Of the so many places we have been fortunate to visit - I believe that Hallstatt Austria is one of the most magical and beautiful regions ever. The city is considered to be the oldest continuously inhabited Village in Europe. It is due to the discovery of salt and the importance of the salt trade which dates back to as far as 5000 BCE...and you can visit a still working mine - Salz Welton ! But more on that in a bit - let's talk about the city.
Situated about 200 miles from Vienna or 50 plus from Salzburg on the western side of Lake Hallstatt. It is in the mountainous Salzkammergut Region. If you are getting the idea that "salt" played a dominant role in the development of village and surrounding areas you are catching on !!!!
Salt was a commodity that carried significant importance in days past. It was used as a preservative - especially for meats - but added flavoring as a spice to simple foods. The term salary was derived from the latin term "salarium"......sal is the root - which meant salt. Roman soldiers were paid a "salary" which was enough money for them to buy salt...very important !!!!!
Even today you might hear phrases like "worth his weight in salt" or "take it with a grain of salt". Salt was the lifeblood of this area and because of its value - a damn was built to raise the level of the lake so barges of salt could be transported to other significant cities in Europe. Amazing what we take for granted these days with our table salt.
Anyway - before we get to Salz Welton - I want to talk about the village of Hallstatt.
To say it is beautiful is an understatement. Hallstatt does not allow traffic in the main village without special permits so you park outside and take a shuttle in to the center square. We decided to spend the night in the village and were so glad we did.
During the day it is a "Tour Bus Magnet". The region is designated as a UNESCO World Heritage Region so tours from around the world find their way to Hallstatt. But in the evening most of them leave. We had the village to ourselves. It was a bit rainy but that added to the magic.
The lake provided a mirror of the surrounding mountains and high above there is a Skywalk that juts out over the city. It is about 850 feet above the village. Not for those who don't like heights but it offers spectacular views and heart pounding excitement and amazing photo ops.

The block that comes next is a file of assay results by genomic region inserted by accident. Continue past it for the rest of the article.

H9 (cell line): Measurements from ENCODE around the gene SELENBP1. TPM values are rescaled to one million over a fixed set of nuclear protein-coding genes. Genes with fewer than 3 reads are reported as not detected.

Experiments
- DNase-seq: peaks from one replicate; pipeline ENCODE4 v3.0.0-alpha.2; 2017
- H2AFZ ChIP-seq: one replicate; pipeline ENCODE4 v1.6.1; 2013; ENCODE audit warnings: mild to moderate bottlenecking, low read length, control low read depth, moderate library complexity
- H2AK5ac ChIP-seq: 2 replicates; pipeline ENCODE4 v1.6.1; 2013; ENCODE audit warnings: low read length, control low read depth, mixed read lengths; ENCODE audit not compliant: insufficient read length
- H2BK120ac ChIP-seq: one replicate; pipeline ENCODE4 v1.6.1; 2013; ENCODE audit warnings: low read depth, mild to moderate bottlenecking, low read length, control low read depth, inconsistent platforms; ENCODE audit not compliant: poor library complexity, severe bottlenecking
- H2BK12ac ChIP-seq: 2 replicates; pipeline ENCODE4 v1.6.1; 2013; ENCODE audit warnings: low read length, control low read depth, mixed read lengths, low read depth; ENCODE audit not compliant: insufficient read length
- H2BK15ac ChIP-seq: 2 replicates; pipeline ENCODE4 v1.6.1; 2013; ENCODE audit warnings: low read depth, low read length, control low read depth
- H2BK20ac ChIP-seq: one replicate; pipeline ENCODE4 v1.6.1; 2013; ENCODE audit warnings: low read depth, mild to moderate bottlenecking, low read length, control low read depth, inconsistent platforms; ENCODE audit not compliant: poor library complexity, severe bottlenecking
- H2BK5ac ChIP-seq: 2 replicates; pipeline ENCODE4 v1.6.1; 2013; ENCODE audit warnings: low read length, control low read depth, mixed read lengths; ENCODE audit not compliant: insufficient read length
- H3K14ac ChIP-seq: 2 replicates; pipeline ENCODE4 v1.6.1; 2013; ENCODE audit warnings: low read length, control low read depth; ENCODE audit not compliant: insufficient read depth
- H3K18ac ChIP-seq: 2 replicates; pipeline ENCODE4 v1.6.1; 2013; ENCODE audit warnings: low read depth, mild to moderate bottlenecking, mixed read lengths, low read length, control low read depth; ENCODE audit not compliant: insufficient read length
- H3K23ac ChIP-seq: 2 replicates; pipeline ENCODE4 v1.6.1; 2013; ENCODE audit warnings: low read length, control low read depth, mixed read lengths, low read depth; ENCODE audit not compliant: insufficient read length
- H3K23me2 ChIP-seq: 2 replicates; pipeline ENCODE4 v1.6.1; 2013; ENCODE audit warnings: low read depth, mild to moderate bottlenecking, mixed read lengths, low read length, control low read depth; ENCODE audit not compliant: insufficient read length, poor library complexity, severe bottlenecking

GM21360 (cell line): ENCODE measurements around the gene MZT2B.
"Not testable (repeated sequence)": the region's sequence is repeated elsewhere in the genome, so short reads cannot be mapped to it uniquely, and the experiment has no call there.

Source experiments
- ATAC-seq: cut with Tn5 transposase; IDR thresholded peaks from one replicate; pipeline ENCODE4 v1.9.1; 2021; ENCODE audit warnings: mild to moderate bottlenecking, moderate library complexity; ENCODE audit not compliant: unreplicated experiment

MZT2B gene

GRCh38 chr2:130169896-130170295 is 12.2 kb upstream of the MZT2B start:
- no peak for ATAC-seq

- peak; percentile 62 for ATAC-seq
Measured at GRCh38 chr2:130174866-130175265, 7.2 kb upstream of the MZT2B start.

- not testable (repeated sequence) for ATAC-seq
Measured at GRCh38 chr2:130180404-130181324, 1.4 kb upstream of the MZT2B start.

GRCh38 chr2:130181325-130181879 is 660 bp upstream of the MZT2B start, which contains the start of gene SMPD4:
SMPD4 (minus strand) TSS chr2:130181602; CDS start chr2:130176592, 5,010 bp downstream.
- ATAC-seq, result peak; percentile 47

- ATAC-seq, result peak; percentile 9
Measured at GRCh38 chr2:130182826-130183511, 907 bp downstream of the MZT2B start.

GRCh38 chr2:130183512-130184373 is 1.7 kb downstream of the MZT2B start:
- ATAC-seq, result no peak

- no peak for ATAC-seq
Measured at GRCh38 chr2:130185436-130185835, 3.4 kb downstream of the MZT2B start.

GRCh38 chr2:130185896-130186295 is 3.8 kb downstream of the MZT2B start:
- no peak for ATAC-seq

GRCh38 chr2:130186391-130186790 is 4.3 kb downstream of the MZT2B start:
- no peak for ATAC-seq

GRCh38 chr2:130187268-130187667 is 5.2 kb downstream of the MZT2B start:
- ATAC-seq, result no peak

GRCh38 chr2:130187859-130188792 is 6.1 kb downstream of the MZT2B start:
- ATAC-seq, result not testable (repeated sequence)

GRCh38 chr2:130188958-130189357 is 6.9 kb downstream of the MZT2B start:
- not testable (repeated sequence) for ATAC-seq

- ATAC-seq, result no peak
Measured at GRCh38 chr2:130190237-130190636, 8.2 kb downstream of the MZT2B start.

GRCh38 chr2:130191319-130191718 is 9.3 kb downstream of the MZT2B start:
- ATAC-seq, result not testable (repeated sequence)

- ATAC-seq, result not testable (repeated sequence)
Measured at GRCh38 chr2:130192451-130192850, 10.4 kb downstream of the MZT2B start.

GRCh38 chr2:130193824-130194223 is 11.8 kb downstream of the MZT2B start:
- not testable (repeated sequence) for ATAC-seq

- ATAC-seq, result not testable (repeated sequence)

As I said we were so glad we decided to spent the night in the village. We found a little restaurant for dinner - had wonderful Bavarian Sausages, wine and beer and just thoroughly enjoyed our time. No rush. I don't think we would have felt that way had we spent the day just dodging selfie taking tourists who regularly walk into traffic. I know I said that you needed a special permit to drive in the city but there are plenty of folks who work there or deliver goods that do drive. We heard that earlier in the week a self-absorbed selfie taker had actually walked onto the highway that goes around the city and was hit by a bus........be warned.
Above the city sits one of the oldest known salt mines in the world Salz Welton. The mine entrance sits about 1,200 feet above. They offer tours of the mine as well as a museum with photos and remarkable history. Tours run about 60 EUR per person - or about $70.00. Obvisouly it isn't cheap but it was worth it for us.
You take a furnicular to the top where you can hike around and just enjoy the scenery. You don blue, orange or green "anti-salt" suits - and travel deep into the mines. It is a guided tour - our guide spoke impeccable English and was funny and informative. As you walk deeper into the mines you can only imagine what the conditions must have been like to work there - and someone had worked there for hundreds and even thousands of years. Then you get to board the "salt train". It takes you even deeper into the mountain squeezing through small passageways - a fun ride.
There is the story of the "salt man". An ancient miner who they believe must have been in a mining accident about 1000 BCE. He was found in the 1700's by another group of miners and because salt is such a great preservative......some of his hair and skin still visible - his clothing and tools and other artifacts in virtually intact. Unfortunately -he was buried somewhere in the Hallstatt area so what we have is only historical documentation. Still a great story.
Finally before you leave - there is a wooden slide that you can take. It is over 200 feet in length not too fast but great fun. That was a highlight.
Leaving the mine your rewards are breathtaking views of the Mountains, the Lake, the Valley and the city.
Hallstatt is a must see and a wonderful trip through history.
Couple of travelers points:
1. Spend the night. There will be a bunch of people during the day. It is better at night.
2. Don't take a tour bus - control your own time to wander the city and enjoy what it has to offer.
3. You will shuttle into the village so pack light.
4. Watch out for self-absorbed selfie takers.
5. Bring your camera.
6. Be very polite to the restaurant folks and shop owners - they get sick of rude people.
7. Go in the "off" season if you can. We went at the end of September beginning of October....perfect even if the weather was a bit iffy.
8. Book Salz Welton online.
9. Walk the Skyway - stunning
10. Enjoy the beauty and appreciate the history.
BK Travel Tips
To enjoy travel and see the world and often yourself as if for the first time and with with the eyes of a young child.